Our lab studies molecular mechanism of the cardiac system. We have previously knocked out Dicer in mice and we found that cardiac-specific deletion of Dicer resulted in the blocking of miRNA biogenesis. As a consequence, we found that cardiac function was impaired in Dicer mutant mice (Chen et al., PNAS 2008). In order to have our hands on Trbp, we thought that we would first generate cardiac-specific Trbp knockout mice, which will enable us to examine its biological function as well as to define the molecular mechanism in a defined biological system.
Were you surprised to see such a significant cardiac defect in these mice?
Not really. As we predicted that Trbp is functionally important in the heart, we actually expected to see the cardiac defects. On the other hand, we were aware of the presence of a Trbp homologous gene, Pact, which potentially could have resulted in functional redundancy.
What was your initial reaction when you learned that only 60 miRNA transcripts were affected by Trbp deletion? Was this expected? Why or why not?
We were indeed surprised to see that only 60 miRNA transcripts were affected in Trbp-KO hearts. As indicated earlier, prior studies have suggested that Trbp functions as an obligate co-factor of Dicer to regulate miRNA biogenesis globally. Our study, on the other hand, clearly demonstrated that the effect of Trbp on miRNA expression is context-dependent. We would like to emphasize that most previous Trbp-related studies were conducted biochemically in vitro, whereas we took a mouse genetic approach to delete the Trbp gene in vivo. These apparently inconsistent observations further underscore the importance of genetic studies in vivo.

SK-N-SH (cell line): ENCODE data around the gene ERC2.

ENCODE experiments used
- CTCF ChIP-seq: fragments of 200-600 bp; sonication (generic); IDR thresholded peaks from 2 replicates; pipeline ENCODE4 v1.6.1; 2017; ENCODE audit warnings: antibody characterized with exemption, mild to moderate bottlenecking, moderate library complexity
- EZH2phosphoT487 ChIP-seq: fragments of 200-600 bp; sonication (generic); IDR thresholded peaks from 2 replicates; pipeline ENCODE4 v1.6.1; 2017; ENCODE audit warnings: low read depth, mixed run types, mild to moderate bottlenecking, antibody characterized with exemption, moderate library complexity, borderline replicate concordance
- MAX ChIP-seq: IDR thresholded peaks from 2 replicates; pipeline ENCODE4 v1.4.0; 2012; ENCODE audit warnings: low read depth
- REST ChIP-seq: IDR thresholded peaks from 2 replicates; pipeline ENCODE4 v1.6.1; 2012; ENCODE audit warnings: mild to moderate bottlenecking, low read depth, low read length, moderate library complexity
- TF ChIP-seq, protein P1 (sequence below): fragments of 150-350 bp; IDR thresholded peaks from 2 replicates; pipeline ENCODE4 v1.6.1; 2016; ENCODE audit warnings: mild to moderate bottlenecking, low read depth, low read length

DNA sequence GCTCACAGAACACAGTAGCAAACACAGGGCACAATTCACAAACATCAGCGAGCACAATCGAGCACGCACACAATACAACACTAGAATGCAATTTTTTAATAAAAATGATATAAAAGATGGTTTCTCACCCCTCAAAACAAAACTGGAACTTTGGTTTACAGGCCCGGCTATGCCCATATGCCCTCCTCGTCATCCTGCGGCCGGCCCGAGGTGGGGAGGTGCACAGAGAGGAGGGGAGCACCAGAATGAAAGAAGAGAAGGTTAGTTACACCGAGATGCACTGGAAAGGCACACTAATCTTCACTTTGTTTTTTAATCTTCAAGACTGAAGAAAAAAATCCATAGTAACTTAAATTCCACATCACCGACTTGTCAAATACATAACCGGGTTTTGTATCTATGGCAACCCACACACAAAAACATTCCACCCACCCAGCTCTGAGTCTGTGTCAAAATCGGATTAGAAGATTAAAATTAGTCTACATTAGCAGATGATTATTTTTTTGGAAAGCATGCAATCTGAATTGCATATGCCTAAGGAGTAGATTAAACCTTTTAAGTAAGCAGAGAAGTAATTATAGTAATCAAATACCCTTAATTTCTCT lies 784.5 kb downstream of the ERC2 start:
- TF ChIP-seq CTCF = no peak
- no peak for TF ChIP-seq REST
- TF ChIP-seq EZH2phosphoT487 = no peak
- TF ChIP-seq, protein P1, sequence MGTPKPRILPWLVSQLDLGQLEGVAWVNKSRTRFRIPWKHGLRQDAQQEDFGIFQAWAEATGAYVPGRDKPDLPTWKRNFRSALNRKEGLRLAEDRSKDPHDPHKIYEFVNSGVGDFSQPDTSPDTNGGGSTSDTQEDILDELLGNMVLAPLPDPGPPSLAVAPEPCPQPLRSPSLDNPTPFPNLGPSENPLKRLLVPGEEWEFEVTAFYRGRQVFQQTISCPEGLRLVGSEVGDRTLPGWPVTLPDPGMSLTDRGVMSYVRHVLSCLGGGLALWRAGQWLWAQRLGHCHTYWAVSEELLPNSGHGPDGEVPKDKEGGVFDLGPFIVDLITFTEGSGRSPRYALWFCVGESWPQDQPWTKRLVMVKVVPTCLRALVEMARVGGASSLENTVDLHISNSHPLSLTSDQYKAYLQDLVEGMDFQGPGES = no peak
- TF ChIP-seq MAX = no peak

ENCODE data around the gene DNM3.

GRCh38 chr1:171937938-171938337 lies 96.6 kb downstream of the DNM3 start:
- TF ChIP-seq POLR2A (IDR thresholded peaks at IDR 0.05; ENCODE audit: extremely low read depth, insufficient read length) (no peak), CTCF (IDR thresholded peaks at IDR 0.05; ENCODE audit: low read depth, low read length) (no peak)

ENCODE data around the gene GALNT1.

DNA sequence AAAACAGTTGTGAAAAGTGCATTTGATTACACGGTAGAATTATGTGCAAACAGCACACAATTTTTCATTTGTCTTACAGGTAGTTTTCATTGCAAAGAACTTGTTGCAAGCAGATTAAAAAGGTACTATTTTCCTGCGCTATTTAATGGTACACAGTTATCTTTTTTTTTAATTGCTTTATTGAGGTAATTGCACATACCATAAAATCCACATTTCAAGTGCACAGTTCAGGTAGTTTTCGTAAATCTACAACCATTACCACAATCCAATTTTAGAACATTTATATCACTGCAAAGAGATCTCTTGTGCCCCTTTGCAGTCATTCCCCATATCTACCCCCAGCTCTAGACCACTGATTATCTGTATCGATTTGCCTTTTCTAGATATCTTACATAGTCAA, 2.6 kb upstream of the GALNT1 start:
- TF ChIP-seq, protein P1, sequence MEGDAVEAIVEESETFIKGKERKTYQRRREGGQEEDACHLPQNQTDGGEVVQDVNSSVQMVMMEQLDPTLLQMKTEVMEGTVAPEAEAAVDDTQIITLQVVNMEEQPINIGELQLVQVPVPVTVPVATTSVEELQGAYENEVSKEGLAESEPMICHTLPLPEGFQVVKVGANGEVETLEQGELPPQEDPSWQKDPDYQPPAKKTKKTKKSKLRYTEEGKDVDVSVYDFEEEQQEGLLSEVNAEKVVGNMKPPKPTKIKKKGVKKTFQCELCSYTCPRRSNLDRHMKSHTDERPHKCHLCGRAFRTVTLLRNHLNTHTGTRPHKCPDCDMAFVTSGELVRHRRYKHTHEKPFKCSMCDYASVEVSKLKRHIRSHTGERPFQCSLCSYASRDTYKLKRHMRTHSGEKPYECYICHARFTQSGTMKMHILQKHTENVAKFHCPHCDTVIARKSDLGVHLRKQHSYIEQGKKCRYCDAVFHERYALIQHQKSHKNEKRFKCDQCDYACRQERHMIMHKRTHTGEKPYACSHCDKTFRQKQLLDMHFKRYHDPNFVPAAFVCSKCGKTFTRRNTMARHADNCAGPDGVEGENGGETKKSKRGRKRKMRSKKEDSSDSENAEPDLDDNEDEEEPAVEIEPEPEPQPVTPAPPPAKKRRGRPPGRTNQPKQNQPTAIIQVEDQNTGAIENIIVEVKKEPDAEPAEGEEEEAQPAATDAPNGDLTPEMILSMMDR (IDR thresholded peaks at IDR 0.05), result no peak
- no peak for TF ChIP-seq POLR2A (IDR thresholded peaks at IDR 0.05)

What do you see as the most significant aspect of this study?
Re-expression of a single miRNA (miR-208a) or knockdown of a single mRNA target (Sox6) could fully rescue the loss of Trbp phenotype. This may make us rethink the functional mechanisms of miRNAs and their targets.
How do you envision others using this study in the future?
Although our study clearly demonstrated that the function of Trbp is mediated by miR-208a and Sox6 in the heart, it remains to be determined of how Trbp specifically regulates the biogenesis/processing of miR-208a. In other words, how is the specificity of Trbp conferred/determined?
Another important finding of our study is that the Trbp-miRNA-mediated fast- and slow-twitch myofiber gene program is correlated with cardiac function. The fast- and slow-twitch gene regulation has been extensively studied in skeletal muscle (and linked to skeletal muscle function), but not in heart. It will be important to investigate whether human cardiomyopathy patients are linked to dysregulation or mutation of the fast- and slow-twitch myofiber program.